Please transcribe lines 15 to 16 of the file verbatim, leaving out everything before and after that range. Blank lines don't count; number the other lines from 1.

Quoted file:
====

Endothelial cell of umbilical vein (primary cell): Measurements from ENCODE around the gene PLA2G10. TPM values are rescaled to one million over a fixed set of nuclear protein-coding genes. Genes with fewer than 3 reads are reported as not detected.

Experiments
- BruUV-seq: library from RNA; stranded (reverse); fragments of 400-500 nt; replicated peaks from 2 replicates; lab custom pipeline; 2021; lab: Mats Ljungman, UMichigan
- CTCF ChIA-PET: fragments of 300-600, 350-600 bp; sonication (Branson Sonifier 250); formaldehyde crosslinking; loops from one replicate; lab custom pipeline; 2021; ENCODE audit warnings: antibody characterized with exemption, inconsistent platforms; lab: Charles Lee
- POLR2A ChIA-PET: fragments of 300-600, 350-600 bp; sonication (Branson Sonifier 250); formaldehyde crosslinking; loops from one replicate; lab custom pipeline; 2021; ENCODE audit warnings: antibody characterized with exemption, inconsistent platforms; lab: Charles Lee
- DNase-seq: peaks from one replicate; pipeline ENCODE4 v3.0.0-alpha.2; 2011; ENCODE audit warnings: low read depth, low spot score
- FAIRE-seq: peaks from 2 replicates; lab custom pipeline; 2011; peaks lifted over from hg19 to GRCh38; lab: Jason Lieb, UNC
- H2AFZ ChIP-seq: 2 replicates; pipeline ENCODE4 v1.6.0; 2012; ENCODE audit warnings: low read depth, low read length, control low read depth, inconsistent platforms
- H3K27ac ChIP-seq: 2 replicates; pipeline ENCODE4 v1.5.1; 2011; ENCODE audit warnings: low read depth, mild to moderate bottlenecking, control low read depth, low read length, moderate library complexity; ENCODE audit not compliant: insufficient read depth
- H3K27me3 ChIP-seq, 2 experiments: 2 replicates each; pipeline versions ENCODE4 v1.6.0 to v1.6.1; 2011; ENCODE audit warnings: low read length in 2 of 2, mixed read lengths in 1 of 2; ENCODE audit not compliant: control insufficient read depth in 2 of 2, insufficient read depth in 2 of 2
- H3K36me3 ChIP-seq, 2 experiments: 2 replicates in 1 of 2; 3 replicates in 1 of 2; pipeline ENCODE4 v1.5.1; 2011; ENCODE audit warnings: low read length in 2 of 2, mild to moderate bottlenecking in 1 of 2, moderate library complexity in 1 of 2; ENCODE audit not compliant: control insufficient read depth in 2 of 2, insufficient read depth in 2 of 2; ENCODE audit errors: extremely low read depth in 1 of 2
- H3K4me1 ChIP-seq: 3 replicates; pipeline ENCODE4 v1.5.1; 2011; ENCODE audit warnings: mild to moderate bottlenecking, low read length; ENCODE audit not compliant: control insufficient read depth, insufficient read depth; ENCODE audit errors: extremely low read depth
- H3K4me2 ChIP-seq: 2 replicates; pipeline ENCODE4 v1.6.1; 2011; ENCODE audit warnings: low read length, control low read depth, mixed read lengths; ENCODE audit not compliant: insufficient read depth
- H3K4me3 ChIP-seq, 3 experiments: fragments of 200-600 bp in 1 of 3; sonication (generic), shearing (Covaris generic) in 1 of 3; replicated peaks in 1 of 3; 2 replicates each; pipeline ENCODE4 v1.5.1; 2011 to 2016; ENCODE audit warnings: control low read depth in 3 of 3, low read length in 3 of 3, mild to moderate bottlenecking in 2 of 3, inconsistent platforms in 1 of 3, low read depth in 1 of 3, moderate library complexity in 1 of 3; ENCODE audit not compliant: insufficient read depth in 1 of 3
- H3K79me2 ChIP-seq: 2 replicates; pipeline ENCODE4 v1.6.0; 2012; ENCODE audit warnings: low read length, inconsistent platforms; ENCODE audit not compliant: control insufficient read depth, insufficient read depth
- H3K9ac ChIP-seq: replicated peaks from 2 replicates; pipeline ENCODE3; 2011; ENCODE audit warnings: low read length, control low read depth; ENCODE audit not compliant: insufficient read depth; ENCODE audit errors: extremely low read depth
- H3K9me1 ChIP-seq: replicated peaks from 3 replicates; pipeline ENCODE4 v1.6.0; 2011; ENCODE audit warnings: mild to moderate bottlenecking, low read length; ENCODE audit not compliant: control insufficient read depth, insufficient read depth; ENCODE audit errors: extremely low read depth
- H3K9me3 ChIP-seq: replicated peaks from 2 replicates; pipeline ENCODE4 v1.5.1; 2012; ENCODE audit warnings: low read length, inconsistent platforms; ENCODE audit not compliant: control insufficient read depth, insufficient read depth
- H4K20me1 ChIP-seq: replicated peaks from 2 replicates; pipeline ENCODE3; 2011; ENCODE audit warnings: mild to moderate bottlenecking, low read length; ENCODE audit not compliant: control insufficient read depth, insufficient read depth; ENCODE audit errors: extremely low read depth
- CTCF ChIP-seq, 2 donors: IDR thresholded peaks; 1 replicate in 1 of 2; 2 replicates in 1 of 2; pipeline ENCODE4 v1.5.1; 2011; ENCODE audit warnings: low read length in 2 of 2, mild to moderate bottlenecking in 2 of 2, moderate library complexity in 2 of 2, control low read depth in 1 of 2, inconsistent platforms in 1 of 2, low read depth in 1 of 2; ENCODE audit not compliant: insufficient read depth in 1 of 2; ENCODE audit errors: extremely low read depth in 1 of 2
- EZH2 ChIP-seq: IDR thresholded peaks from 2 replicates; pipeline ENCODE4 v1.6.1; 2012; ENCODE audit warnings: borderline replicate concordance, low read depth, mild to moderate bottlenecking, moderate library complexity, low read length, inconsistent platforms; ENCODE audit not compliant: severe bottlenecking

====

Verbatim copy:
- H3K79me2 ChIP-seq: 2 replicates; pipeline ENCODE4 v1.6.0; 2012; ENCODE audit warnings: low read length, inconsistent platforms; ENCODE audit not compliant: control insufficient read depth, insufficient read depth
- H3K9ac ChIP-seq: replicated peaks from 2 replicates; pipeline ENCODE3; 2011; ENCODE audit warnings: low read length, control low read depth; ENCODE audit not compliant: insufficient read depth; ENCODE audit errors: extremely low read depth